Keim returned to Goshen College in 1997 to serve as the academic dean for four years; some of his former Goshen teachers were still teaching when he became the dean. And in 2001, Keim started teaching Bible, religion, theology and foreign languages (Hebrew, Greek, German, Arabic, French and Latin).
Keim says that going through ancient texts, reading them, and making sense of them gives him an animating feeling of how wonderful it would be if could travel through time and “communicate with people who lived centuries ago.”
As for modern languages, Keim says that learning a language is a way to learn about a culture, and getting to know other cultures “is a means of getting to know people very different from me, resulting in a broader sense of what it means to be human.”
Keim added to his knowledge of the world’s cultures by having traveled to many countries, like Germany, Egypt, Morocco, Switzerland, Jordan, Poland and England. He went to some of these countries as a Study-Service Term leader for Goshen College, most recently in Morocco earlier this year. These travels gave Keim a chance to meet others and learn from them.
As a teacher, Keim describes Goshen College as “a wonderful community of scholars and students who support and challenge” each other. For him, this community has been very generous; he mentions SST and the chance to “meet amazing international students from around the world.”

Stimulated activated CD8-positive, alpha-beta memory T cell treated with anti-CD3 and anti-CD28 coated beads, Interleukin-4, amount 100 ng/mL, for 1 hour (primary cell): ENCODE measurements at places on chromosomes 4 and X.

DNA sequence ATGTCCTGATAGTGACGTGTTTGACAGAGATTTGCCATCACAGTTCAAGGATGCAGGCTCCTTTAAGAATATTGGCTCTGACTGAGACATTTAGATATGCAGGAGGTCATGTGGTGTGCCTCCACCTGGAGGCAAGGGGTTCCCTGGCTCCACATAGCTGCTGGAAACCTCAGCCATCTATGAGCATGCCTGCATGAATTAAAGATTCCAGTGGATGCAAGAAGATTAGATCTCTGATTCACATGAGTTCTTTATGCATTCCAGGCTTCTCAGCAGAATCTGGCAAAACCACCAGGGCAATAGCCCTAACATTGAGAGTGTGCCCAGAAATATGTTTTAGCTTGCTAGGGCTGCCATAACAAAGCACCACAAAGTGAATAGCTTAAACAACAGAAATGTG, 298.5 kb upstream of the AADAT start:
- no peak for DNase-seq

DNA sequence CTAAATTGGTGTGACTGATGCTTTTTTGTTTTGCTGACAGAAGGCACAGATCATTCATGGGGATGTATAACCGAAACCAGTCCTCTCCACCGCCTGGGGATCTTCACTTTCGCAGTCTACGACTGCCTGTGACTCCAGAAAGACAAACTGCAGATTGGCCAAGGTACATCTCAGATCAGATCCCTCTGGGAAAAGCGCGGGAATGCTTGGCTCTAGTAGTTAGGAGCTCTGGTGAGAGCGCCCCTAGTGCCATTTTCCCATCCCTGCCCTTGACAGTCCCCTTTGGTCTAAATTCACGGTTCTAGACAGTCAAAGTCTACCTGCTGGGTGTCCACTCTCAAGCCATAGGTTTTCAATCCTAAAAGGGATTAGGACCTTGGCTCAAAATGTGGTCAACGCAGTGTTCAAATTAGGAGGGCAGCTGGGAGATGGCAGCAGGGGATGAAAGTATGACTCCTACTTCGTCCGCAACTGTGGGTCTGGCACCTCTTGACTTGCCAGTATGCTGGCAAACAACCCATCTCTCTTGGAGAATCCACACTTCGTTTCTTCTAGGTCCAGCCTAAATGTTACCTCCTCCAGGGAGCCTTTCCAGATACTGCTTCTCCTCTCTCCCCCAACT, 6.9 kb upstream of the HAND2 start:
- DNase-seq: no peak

Keim admitted that he has “had a few opportunities to consider going elsewhere.” But the question for him is: “Where else could I go and have these kinds of opportunities?”
Keim was not the first person to go to college in his family; both his father and his uncle did as well. When Keim’s father was in seminary, which was then on the Goshen College campus, Keim spent a lot of time around campus. He remembers that one of his uncles once asked him where God lived.
“My serious reply was: up at the college,” Keim said.